Regulus begins ATHENA study to monitor changes in renal function in Alport syndrome patients

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Regulus Therapeutics Inc. (NASDAQ:RGLS), a biopharmaceutical company leading the discovery and development of innovative medicines targeting microRNAs, announced today it has initiated its ATHENA natural history of disease study in patients with Alport syndrome, a life-threatening genetic kidney disease with no approved therapy. The ATHENA study is designed to characterize the natural decline of renal function markers such as Glomerular Filtration Rate (“GFR”), creatinine, proteinuria and β-2 microglobulin, in Alport syndrome patients over time. Over the course of two years, Regulus aims to enroll up to 120 Alport syndrome patients who are 16 years and older with a GFR between 30-75ml/min at planned clinical sites in the United States, Australia, Canada and Europe.

The data collected from the ATHENA study will provide much needed information about the changes in renal function over time in Alport syndrome patients, which will inform future clinical development plans of Regulus’ RG-012, a single stranded, chemically modified oligonucleotide that binds to and inhibits the function of microRNA-21 (“miR-21”), currently in development to treat renal dysfunction in Alport syndrome patients.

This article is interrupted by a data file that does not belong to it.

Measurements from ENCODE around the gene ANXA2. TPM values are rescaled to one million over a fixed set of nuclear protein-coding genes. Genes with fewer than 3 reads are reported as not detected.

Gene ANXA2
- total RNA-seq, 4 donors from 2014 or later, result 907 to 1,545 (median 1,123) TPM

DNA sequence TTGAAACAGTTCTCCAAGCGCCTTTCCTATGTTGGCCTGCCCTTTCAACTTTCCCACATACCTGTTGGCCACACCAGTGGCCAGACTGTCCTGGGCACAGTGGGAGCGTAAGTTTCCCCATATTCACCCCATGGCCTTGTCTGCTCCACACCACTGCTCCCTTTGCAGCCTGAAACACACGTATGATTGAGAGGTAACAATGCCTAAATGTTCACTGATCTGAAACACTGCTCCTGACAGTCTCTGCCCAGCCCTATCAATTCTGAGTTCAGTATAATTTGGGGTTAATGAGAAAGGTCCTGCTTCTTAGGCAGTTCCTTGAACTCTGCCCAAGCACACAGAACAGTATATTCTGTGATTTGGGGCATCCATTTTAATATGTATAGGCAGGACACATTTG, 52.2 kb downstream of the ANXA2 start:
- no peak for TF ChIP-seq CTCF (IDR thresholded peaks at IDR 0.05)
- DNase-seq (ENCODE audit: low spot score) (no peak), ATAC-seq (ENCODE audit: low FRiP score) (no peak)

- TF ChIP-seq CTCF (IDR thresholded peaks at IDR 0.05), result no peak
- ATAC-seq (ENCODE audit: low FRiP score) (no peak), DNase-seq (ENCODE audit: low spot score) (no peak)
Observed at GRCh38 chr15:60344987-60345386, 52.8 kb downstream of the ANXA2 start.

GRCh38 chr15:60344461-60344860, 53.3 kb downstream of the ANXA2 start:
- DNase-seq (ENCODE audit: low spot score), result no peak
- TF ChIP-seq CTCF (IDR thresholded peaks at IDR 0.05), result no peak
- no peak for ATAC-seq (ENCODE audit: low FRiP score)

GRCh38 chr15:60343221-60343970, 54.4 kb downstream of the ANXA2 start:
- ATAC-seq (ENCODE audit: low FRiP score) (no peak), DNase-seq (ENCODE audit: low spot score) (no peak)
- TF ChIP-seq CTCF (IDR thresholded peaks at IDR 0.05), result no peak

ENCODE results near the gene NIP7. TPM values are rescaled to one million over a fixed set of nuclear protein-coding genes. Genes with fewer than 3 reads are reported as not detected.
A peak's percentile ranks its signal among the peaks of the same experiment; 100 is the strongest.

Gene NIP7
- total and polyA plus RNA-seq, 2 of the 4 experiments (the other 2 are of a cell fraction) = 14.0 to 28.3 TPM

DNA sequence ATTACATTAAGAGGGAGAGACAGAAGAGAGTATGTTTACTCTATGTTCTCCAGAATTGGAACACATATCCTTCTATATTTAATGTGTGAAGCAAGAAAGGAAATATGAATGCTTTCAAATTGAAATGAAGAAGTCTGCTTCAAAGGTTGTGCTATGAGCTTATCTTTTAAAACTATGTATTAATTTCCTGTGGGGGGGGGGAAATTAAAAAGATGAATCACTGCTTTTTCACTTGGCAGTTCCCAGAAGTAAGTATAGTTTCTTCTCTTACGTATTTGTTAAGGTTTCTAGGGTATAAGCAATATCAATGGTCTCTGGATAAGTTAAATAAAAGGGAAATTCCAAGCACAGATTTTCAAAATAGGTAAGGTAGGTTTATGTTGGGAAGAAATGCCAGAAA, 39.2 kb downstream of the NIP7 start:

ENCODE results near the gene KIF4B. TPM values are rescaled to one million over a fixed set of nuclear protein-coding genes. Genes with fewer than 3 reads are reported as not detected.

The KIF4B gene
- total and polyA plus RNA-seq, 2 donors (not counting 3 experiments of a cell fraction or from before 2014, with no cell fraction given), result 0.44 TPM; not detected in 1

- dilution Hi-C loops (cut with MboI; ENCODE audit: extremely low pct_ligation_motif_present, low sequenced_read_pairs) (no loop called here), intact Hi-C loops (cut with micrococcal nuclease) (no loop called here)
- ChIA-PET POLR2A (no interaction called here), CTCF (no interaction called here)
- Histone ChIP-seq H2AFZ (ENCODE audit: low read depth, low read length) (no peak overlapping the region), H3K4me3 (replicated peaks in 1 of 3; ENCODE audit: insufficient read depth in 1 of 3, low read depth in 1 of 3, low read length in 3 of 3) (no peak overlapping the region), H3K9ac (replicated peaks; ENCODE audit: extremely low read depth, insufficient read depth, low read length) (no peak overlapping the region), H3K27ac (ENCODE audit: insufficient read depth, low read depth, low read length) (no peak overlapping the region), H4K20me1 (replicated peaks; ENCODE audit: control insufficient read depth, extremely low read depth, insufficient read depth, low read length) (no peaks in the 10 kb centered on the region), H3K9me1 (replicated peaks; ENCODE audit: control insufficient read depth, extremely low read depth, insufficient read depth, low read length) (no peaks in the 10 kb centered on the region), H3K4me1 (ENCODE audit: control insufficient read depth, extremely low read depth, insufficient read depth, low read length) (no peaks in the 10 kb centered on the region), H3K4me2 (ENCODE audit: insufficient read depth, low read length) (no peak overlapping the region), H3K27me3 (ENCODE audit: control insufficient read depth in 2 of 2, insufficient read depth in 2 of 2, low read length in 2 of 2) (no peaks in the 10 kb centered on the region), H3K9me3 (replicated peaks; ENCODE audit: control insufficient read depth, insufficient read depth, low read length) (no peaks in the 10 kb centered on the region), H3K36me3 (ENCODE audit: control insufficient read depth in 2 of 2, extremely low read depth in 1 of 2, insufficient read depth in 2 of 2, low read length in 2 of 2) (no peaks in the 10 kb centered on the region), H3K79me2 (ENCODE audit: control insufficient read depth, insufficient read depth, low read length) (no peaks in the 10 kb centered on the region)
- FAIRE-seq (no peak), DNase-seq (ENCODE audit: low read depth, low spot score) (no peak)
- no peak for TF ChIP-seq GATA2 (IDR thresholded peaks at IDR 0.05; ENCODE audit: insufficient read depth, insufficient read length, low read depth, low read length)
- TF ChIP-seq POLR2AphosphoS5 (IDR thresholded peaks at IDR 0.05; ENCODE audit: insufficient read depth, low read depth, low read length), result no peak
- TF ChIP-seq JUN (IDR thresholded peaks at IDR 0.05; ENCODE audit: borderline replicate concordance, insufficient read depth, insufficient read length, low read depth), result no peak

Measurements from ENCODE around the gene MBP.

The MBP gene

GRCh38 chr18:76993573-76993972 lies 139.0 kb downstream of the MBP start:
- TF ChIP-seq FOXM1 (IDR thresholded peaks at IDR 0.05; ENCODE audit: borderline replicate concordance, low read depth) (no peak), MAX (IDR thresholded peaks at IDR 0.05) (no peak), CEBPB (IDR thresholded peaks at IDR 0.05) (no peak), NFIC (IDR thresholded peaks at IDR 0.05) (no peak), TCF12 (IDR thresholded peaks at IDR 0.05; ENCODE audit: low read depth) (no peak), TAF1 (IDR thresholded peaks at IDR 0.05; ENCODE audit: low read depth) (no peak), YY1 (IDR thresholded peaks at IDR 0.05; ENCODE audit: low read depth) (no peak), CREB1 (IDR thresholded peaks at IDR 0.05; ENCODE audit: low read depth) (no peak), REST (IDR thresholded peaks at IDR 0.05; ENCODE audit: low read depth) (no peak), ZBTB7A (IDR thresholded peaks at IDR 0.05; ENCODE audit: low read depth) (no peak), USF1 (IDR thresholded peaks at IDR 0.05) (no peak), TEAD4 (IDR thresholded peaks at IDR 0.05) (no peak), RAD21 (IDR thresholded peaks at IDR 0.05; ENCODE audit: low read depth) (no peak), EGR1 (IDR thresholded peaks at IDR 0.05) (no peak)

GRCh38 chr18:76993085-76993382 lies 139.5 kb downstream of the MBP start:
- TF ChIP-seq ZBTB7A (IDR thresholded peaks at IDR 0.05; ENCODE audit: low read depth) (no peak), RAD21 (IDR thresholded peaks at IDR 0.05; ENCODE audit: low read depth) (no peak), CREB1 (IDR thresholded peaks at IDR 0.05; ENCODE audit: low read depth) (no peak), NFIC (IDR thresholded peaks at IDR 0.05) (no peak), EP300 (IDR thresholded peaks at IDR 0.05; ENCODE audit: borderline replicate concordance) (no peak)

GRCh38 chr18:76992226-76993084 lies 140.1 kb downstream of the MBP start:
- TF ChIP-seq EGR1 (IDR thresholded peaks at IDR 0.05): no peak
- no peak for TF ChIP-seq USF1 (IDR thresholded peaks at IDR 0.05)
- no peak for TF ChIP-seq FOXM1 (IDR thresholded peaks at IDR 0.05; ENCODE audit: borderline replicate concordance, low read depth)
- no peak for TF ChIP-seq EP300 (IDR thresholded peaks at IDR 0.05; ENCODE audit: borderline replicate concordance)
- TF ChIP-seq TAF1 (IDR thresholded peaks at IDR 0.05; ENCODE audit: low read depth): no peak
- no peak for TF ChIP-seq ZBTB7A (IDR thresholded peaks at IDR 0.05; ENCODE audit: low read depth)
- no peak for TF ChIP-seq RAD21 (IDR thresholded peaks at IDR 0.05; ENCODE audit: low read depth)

“Orphan diseases like Alport syndrome are poorly or incompletely understood and we believe that conducting a natural history study is an essential element to facilitate efficient clinical development. In the ATHENA study, we anticipate that prospectively measuring changes in GFR and other renal biomarkers should provide the clinical basis for the design of a Phase II study to monitor the therapeutic effect of RG-012 on the decline in renal function and time to end-stage renal disease in patients with Alport syndrome,” said Paul Grint, M.D., Chief Medical Officer of Regulus. “The data from ATHENA will be important to the Alport syndrome patient community and Regulus’ future success in treating the disease with RG-012, a key program under our ‘Clinical Map Initiative’.”



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